Jenkins, P. C., Richardson, C. R., Norton, E. C., Cooke, C. R., Banerjee, M., Nathens, A. B., & Hemmila, M. R. (2015). Trauma surge index: advancing the measurement of trauma surges and their influence on mortality. Journal of the American College of Surgeons, 221(3), 729-738.
Background: Increases in trauma patient volume and acuity, such as during mass casualty events, can overwhelm hospitals, potentially worsening patient outcomes. Due to methodological limitations, the effect of trauma surges on clinical outcomes remains unclear, so hospitals have not prepared for such events in an evidence-based manner. The objective of this study was to develop a new measure of hospital capacity strain corresponding to trauma admissions and to examine the relationship between trauma surges and inpatient mortality.
Study design: Using trauma registry data from hospitals across the United States and Canada (2010 to 2011), we developed the Trauma Surge Index (TSI), a measure of capacity strain that controls for variation in hospital admission volume and patient acuity. Using the TSI and an established definition of mass casualty events, we quantified hospital surges and entered each measure as an exposure variable in separate risk-adjusted mortality models.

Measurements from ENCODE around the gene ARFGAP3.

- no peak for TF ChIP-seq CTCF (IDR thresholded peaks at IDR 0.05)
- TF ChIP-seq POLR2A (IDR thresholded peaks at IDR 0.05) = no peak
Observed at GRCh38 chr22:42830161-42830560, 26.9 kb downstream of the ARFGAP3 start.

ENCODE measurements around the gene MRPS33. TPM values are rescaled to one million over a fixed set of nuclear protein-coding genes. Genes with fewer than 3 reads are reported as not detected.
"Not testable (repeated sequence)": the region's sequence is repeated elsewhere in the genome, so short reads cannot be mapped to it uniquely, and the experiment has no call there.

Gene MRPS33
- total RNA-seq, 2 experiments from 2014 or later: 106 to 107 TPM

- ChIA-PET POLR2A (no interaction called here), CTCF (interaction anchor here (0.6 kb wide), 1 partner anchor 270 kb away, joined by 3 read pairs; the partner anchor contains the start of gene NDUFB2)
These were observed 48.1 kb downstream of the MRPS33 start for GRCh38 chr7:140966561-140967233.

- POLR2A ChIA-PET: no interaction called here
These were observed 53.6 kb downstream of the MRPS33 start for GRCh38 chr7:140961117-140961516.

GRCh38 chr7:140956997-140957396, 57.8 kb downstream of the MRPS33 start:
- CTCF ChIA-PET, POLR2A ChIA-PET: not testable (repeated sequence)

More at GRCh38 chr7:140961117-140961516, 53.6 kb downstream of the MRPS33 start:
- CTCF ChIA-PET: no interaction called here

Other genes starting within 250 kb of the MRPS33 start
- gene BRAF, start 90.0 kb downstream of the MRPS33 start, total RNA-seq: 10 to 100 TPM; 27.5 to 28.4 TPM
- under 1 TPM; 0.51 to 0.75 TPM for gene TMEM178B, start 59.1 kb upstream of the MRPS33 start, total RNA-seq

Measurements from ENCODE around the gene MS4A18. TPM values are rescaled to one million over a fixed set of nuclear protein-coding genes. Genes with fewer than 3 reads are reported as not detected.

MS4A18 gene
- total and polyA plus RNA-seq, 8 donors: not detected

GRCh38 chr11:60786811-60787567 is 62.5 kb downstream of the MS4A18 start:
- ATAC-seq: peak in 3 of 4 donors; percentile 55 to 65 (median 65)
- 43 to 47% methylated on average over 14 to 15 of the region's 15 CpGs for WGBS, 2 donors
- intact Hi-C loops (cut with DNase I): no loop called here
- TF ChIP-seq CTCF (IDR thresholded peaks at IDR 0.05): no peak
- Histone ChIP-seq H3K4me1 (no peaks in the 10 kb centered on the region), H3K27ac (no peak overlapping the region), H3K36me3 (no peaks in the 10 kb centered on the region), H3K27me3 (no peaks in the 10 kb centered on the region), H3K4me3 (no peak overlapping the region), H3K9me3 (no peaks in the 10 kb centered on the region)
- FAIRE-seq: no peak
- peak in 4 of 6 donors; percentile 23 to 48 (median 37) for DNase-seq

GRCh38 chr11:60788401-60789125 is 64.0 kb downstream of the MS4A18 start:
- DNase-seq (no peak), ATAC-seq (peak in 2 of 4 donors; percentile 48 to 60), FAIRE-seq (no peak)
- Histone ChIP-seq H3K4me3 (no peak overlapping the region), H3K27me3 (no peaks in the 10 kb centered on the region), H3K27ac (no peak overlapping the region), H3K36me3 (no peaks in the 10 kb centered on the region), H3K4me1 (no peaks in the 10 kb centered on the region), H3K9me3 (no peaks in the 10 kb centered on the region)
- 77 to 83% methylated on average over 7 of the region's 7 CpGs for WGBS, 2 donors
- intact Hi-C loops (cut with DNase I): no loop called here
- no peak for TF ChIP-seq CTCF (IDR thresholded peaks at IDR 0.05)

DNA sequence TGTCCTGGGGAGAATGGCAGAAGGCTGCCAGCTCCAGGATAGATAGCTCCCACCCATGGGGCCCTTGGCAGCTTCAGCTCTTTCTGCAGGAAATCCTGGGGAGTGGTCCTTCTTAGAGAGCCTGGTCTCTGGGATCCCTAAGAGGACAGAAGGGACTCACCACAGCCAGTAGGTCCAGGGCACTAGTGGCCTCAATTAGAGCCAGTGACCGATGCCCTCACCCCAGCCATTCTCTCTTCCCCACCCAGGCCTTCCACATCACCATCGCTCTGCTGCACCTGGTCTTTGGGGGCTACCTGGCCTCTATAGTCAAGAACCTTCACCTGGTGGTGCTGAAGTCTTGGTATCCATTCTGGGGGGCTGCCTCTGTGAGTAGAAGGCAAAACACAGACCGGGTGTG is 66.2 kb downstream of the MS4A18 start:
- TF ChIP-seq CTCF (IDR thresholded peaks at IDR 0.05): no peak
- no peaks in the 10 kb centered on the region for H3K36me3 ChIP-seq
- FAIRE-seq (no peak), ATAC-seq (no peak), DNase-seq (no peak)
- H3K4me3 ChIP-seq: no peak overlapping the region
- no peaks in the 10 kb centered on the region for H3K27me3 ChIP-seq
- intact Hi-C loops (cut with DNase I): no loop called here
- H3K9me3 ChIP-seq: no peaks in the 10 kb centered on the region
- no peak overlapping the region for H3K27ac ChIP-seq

Results: Using the TSI method, we observed that patients admitted during high-surge periods display significantly increased mortality compared with patients admitted during low-surge periods (odds ratio [OR] = 2.05; 95% CI, 1.36-3.10), and patients with firearms injuries were particularly at risk (OR = 7.29; 95% CI, 2.13-24.91). Using mass casualty event criteria, we found no difference between the mortality of patients admitted during trauma surges and nonsurge periods (OR = 0.94; 95% CI, 0.88-1.01).
Conclusions: We demonstrate the TSI, which is a novel method that identified periods of high-capacity strain in hospitals associated with increased trauma patient mortality. Our newly developed TSI method can be implemented by hospitals and trauma systems to examine periods of high-capacity strain retrospectively, identify specific resources that might have been needed, and better direct future investments in an evidence-based manner.